@Paul Nice! That's what's fascinating about Richard Serra's formative years: he was both a total jock (as was his brother Tony), with his "sports and steaks", and yet a highly perceptive and precociously skilled draftsman. (I love this story of the formation of his Artist identity: "When I was about in the third grade the teacher called my mother into the class, and they had all my drawings up around the top wall of the room, around the entire periphery, and the teacher pointed them out and said to my mother, 'You have to take this student to museums, you really have to encourage this.' And my mother took it very seriously. And thereupon whenever she introduced me she introduced me as 'Richard Serra the artist,' from a very young age. That pretty much determined what I was going to be and I enjoyed it. I thought, 'Fine, that's what I'm going to be.'") http://blogs.wsj.com/speakeasy/2011/04/15/richard-serra-on-how-his-mother-fueled-his-early-art/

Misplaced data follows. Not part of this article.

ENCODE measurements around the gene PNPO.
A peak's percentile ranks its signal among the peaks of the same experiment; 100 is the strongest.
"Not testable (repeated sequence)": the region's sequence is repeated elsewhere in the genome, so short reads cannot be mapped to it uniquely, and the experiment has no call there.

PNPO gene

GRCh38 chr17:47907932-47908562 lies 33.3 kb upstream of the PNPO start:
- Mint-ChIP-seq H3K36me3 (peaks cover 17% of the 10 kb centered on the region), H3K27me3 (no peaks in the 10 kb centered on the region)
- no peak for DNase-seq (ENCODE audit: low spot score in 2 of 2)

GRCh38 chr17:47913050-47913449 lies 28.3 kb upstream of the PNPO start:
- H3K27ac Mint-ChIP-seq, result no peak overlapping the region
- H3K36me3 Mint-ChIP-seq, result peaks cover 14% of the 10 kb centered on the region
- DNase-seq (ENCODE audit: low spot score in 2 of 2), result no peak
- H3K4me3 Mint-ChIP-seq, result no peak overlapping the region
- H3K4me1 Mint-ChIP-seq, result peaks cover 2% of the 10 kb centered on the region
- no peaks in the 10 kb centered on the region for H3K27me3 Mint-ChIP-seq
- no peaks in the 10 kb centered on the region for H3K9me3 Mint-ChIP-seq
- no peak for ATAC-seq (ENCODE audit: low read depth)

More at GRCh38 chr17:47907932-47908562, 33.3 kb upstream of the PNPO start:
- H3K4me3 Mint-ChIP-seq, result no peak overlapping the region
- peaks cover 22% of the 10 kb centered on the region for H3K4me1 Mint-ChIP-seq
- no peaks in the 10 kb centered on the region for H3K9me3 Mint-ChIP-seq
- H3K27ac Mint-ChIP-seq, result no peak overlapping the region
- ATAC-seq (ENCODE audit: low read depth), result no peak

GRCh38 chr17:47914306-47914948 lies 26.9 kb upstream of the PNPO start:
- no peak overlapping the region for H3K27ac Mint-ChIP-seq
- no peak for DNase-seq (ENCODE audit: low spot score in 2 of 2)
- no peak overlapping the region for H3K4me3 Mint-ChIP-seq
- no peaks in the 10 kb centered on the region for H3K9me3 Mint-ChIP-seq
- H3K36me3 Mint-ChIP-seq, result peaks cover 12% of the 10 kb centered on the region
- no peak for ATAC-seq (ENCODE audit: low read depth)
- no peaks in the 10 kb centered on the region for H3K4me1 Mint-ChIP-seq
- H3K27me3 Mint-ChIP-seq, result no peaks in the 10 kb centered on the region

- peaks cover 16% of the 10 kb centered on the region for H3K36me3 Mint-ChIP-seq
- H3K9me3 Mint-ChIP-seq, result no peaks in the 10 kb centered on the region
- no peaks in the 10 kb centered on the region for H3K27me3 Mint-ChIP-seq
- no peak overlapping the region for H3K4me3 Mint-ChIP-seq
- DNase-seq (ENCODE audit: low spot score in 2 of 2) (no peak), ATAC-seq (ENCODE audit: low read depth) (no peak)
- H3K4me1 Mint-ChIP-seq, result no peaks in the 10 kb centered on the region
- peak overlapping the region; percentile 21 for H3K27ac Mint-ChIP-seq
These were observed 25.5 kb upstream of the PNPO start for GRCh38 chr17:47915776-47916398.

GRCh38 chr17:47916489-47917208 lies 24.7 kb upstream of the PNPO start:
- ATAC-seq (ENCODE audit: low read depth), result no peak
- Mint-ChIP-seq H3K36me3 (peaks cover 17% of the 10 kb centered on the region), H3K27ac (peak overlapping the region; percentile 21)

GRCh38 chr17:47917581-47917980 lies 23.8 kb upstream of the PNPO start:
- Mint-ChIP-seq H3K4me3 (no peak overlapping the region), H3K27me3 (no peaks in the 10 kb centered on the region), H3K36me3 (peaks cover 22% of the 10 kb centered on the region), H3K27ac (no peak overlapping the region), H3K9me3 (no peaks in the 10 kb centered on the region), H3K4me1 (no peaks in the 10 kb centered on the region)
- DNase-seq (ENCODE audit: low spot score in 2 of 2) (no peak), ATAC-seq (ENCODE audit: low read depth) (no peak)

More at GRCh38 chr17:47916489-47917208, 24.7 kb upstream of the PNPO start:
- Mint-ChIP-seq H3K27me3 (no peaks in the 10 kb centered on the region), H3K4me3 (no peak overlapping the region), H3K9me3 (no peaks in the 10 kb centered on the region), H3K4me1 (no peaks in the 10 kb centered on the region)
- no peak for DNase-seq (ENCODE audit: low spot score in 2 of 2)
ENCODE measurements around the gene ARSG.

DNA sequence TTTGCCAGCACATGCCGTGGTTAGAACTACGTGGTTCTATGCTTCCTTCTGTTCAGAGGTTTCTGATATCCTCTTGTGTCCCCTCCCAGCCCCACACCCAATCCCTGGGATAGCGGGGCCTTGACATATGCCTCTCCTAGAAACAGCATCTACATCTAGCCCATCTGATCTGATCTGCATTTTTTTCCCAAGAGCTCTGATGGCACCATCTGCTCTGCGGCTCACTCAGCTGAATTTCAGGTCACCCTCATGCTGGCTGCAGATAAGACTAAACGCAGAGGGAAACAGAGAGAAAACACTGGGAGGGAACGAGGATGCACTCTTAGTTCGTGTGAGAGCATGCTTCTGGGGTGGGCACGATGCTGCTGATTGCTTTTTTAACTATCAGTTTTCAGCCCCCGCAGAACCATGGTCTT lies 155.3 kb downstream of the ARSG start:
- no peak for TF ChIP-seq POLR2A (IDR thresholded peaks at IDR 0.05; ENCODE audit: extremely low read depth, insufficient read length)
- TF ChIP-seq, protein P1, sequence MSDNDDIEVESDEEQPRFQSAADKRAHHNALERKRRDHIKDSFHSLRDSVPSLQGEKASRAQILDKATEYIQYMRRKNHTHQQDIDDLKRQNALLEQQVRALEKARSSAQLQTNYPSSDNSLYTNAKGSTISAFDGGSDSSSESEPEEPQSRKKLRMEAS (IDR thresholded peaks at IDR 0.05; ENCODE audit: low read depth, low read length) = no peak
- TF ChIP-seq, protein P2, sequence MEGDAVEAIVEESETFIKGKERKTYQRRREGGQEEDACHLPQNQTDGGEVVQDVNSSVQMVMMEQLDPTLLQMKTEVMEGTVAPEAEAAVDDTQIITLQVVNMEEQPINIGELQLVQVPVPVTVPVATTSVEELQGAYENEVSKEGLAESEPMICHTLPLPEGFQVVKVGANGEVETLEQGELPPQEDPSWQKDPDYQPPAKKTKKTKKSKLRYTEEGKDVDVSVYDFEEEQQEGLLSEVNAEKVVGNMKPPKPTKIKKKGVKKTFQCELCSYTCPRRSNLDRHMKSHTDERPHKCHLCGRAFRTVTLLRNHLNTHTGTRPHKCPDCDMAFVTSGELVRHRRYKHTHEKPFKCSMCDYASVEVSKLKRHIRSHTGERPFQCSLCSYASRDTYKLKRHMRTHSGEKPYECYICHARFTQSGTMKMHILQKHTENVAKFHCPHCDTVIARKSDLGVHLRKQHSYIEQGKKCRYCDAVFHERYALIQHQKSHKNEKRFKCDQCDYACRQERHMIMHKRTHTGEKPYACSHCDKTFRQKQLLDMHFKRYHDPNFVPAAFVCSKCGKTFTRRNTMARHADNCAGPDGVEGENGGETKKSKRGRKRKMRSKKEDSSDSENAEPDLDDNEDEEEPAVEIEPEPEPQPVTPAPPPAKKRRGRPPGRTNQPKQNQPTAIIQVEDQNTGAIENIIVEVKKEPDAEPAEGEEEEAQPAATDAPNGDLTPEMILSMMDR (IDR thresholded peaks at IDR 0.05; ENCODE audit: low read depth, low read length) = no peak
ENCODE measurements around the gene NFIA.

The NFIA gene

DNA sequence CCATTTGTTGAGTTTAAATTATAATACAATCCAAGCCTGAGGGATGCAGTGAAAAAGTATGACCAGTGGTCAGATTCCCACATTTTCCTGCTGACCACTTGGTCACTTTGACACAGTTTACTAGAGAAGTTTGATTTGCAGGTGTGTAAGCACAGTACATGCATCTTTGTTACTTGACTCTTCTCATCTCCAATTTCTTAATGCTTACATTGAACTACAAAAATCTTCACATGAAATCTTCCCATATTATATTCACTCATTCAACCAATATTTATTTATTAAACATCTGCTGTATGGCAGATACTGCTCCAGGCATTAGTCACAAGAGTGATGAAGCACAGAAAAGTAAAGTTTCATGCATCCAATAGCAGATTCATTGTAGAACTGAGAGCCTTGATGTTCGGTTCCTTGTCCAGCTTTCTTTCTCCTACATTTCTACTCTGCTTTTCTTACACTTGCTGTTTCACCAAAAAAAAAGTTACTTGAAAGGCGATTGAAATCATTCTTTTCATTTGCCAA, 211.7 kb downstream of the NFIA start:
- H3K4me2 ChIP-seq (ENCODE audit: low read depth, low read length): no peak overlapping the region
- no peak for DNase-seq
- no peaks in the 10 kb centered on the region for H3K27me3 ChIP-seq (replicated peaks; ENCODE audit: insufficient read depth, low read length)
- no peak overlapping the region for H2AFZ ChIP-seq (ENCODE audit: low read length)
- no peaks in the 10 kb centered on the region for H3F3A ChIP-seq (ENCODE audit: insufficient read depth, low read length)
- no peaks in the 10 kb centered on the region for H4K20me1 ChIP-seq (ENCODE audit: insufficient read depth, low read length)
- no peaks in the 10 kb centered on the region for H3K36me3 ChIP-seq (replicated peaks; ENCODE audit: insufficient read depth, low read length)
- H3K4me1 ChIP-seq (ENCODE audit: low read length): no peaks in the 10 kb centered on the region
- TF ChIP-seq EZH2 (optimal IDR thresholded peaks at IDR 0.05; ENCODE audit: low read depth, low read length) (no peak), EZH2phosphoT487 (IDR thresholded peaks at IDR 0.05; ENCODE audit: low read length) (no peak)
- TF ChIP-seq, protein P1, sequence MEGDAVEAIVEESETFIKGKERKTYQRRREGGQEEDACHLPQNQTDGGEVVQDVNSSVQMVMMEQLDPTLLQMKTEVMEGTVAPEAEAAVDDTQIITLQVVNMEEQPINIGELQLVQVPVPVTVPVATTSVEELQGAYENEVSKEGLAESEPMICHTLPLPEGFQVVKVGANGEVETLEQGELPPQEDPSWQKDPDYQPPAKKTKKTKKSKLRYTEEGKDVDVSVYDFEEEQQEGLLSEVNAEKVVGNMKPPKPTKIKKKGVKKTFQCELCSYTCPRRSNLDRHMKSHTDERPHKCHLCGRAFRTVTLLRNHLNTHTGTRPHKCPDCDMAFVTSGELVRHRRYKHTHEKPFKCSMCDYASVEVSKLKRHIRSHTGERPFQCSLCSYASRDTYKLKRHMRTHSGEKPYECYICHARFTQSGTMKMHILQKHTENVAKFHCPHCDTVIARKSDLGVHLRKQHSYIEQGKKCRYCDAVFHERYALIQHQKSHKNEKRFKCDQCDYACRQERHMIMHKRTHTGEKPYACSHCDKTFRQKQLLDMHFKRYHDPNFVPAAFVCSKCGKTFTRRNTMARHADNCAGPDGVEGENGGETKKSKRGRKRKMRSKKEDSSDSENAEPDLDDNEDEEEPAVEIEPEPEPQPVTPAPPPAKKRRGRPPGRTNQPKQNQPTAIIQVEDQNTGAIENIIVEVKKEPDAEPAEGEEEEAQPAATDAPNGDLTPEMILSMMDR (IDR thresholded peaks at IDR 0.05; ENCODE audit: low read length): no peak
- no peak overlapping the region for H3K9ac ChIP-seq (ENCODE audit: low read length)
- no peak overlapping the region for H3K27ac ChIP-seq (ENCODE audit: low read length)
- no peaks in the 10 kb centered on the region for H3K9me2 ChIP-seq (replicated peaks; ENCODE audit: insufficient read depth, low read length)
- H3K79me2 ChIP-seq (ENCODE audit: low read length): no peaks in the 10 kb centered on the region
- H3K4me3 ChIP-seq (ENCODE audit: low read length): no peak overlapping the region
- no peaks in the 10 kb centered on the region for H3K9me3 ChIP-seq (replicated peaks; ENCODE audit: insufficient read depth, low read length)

@Ann Interesting - thanks. Excelsior - still close to the ports :)
I was able to find more detailed info at the SFPL. The Serra residence was at 2351 43rd Avenue (with the di Suvero's literally a few doors down at 2343 43rd ave). The Serra home was built in 1944.
It really is such a cool bit of SF/Art History that both Serra and di Suvero came from the same block of the Outer Sunset. So much of the area is reflected in their work: the passing ships, waves and driftwood of di Suvero and the hull-steel, dune-slopes and surfer machismo of Serra. Another major artist, the painter Mary Heilmann was part of their Outer Sunset gang too. You could have a major museum with just these three!
Thanks again for the dialogue. Please share if you come across anything else!